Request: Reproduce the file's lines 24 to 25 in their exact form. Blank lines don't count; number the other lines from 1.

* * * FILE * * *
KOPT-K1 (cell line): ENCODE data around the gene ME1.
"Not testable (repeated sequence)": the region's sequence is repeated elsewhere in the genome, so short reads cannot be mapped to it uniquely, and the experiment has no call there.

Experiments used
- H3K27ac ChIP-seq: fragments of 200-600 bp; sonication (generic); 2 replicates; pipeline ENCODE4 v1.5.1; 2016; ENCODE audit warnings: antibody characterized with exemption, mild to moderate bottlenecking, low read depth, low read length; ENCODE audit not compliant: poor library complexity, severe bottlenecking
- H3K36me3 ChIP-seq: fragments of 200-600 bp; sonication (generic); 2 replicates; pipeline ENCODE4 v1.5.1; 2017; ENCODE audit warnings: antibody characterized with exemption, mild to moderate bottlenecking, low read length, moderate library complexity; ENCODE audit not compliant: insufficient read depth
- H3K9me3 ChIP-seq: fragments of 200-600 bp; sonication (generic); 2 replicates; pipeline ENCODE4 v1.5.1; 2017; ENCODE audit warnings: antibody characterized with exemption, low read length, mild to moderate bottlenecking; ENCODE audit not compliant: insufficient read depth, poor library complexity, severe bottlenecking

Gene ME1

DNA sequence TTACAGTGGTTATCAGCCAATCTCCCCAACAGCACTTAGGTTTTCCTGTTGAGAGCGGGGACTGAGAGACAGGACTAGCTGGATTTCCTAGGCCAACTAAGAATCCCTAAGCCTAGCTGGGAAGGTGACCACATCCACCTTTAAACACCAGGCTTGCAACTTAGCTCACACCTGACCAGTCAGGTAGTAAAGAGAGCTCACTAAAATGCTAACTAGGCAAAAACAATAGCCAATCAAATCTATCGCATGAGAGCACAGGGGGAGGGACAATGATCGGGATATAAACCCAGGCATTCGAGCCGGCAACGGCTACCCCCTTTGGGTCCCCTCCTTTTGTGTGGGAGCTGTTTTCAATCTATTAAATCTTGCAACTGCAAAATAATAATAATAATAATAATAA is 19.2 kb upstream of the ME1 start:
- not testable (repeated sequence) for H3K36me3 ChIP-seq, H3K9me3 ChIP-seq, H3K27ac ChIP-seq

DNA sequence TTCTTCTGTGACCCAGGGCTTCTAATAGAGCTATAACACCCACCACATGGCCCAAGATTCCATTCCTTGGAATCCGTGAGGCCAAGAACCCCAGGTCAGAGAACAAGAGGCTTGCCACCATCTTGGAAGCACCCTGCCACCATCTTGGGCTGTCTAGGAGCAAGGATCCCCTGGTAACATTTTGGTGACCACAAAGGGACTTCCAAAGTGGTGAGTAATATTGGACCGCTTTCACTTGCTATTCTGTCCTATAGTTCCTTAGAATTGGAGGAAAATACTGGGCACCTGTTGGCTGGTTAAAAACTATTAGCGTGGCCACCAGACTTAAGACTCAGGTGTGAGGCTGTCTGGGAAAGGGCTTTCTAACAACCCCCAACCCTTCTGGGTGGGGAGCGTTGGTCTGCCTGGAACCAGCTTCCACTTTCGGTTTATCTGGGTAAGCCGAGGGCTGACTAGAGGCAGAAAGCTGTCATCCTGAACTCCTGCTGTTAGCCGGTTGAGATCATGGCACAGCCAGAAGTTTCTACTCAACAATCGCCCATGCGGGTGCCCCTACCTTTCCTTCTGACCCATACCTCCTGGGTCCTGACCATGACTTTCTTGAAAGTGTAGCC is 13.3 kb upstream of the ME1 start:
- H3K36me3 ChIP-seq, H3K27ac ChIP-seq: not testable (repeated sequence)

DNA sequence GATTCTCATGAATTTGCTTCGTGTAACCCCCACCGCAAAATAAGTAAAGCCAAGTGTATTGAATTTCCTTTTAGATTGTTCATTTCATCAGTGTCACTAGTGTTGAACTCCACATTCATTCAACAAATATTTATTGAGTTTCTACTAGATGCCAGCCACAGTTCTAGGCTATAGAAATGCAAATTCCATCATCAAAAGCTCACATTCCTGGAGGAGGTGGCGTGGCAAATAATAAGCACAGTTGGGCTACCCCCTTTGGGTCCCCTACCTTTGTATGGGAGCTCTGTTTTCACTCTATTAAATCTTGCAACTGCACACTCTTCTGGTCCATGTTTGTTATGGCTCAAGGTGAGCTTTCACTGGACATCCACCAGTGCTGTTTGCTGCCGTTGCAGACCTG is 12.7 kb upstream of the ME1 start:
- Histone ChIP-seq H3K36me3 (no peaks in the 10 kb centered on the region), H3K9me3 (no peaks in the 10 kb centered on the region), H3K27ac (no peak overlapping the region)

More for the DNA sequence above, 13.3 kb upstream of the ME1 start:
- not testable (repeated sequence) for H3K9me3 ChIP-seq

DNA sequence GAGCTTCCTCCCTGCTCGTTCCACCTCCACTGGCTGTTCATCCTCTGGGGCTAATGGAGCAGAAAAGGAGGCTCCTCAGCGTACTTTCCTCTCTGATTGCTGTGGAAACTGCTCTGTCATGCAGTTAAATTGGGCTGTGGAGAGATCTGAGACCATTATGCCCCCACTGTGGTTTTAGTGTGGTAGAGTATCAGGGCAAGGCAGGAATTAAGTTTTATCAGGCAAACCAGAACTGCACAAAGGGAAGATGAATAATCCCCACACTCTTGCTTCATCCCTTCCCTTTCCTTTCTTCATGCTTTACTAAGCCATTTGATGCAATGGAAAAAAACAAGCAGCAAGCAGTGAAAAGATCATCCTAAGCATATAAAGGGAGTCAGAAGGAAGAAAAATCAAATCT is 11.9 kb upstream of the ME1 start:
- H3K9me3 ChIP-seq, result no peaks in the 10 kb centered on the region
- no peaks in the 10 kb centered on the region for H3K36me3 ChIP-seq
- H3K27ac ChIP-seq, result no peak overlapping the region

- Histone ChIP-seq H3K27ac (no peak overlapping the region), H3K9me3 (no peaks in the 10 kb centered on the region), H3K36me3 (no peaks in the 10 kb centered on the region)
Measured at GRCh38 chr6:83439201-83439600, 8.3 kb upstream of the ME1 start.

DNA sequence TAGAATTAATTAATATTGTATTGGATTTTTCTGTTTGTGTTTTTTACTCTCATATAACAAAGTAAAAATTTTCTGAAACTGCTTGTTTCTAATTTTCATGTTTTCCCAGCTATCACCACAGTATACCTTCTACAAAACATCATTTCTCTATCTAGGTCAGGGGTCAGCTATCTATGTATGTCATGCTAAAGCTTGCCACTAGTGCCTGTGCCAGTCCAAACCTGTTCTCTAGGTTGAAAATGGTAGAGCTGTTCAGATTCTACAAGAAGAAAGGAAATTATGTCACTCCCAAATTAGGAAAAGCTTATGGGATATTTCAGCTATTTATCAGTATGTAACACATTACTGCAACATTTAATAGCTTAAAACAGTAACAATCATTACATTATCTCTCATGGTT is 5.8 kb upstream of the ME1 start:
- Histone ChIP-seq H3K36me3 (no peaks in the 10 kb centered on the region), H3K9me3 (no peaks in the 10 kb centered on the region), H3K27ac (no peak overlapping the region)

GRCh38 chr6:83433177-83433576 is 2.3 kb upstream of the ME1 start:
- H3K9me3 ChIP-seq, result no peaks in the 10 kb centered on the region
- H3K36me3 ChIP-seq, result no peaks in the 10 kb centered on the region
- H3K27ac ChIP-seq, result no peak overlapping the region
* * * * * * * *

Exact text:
GRCh38 chr6:83433177-83433576 is 2.3 kb upstream of the ME1 start:
- H3K9me3 ChIP-seq, result no peaks in the 10 kb centered on the region